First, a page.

Earlier this month I welcomed Dan Gretch and his 16-year-old son, Blayne, both of Helena, Montana, aboard for a morning of white bass fishing. Gretch was a guest speaker at the University of Mary Hardin-Baylor, and wanted to spend some time in the outdoors with his son following the speaking engagement.
We downrigged for a while, picking up a few fish, and then switched over to fishing vertically with tailspinners while watching our presentations, and the fishes’ reaction to them, using the new Garmin LiveScope technology.
This particular morning, the fish were cooperative, and we grew accustomed to seeing the dark red, football-shaped white bass signatures come and go, always in small groups, on and off the screen. As we fished, I was positioned in the middle of the starboard (right) gunwale, with Dan to my right and Blayne to my left.
Our lures appeared in this same order on the 12-inch sonar screen we were all focused on. Suddenly, this hulking mass of a fish, many times larger than any white bass we had caught, appeared from out of nowhere, chased Blayne’s tailspinner about 10 feet off bottom and struck his lure. All Blayne could do was hold on.
This happens about 10 or 15 times each season. While hovering over a school of white bass in open, deep water, concentrating on feeling the strike, one of my clients will set the hook and, instead of reeling the fish in, they grab onto the rod with both hands just to keep it from being pulled overboard while listening to the drag just give out line freely.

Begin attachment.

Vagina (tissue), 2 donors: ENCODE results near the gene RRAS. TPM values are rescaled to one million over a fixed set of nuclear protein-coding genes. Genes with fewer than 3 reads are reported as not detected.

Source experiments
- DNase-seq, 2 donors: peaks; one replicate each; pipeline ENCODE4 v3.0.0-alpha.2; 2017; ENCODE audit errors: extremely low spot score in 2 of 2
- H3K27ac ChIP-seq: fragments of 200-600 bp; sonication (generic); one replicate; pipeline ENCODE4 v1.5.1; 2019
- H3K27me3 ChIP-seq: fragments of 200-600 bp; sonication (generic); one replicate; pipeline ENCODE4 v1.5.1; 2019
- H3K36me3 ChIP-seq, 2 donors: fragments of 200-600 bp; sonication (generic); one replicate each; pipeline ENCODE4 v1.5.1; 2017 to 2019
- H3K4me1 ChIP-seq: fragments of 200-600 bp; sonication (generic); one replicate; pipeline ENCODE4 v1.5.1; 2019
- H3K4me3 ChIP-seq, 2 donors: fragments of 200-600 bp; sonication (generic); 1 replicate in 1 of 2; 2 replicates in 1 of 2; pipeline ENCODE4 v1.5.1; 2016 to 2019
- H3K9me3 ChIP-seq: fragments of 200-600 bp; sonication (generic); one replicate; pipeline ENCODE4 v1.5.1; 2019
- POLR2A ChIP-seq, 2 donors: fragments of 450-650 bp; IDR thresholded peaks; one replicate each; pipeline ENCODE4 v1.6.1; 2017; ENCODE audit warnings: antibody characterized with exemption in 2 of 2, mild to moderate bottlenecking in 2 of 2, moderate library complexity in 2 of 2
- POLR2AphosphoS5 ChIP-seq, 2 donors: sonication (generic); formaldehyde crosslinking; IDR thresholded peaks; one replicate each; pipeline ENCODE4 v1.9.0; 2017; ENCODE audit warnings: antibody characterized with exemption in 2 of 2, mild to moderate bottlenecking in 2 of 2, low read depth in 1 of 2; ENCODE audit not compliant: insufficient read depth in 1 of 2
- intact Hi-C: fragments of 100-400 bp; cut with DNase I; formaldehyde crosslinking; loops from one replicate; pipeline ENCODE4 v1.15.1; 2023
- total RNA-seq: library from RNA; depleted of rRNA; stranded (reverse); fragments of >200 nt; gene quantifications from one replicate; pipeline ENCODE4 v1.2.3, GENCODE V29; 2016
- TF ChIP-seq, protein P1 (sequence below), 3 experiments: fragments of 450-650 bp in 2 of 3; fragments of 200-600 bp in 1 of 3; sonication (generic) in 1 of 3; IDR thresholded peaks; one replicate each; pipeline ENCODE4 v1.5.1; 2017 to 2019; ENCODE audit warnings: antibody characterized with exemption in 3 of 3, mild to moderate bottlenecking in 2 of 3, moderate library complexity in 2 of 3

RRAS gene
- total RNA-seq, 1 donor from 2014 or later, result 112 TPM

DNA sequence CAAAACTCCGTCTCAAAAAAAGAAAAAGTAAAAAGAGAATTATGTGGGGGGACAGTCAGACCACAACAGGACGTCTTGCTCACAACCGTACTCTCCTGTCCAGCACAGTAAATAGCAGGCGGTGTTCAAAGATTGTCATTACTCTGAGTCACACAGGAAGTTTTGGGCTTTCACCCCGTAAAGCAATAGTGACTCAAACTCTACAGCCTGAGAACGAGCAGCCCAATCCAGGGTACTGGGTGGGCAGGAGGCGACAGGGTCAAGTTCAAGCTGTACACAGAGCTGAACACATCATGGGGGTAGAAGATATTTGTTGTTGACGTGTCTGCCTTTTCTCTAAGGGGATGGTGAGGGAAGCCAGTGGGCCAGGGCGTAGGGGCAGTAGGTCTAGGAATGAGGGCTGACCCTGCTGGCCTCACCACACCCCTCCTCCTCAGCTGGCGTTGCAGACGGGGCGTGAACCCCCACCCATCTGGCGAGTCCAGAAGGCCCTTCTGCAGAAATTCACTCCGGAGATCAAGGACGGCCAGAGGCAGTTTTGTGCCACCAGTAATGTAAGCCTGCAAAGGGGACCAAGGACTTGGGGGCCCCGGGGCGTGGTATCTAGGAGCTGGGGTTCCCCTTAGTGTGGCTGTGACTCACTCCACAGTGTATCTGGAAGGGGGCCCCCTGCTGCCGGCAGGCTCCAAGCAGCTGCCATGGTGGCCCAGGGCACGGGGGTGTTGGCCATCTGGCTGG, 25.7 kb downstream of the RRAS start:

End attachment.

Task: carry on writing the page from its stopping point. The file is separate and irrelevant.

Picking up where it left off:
When fishing Belton Lake, which is stocked with hybrid striped bass, the first suspect is one of these hard-fighting, line-sided fighters from the temperate bass family. Over on Stillhouse Hollow, which is not stocked with hybrid, the likely culprit is a tad easier to guess.
Regardless of water body, as the fight on light tackle intended for smaller species goes beyond one minute, then beyond two, then three, the pool of suspects narrows considerably.
When the fight is nearly concluded, more often than not it is a smallmouth buffalofish which comes to net.
Such was the case for Blayne Gretch. His fish measured 33 inches and its weight exceeded the capacity of my 30-pound scale. His smallmouth buffalo simply dwarfed everything else we landed that morning.
Often mistaken for a carp due to its downturned sucker-like mouth, the smallmouth buffalofish, or buffalo for short, lacks the short, fleshy barbels found on either side of the sucker-like mouth of a carp.
Buffalo may range from slate grey to a fleshy peach coloration, depending on the water and depth they are taken from.
Smallmouth buffalo are the only buffalofish with the downturned sucker-like mouth; bigmouth buffalo have a mouth more closely resembling that of other fish, like crappie or bass.
Buffalo are a favorite target of bowfishermen thanks to their great proportions, tendency to frequent shallow water under cover of darkness, and the great numbers of them found in waters typically receiving little fishing pressure for that species.
Due to their unfortunate, unofficial classification as a “trash fish,” these same characteristics have failed to endear them to rod and reel anglers.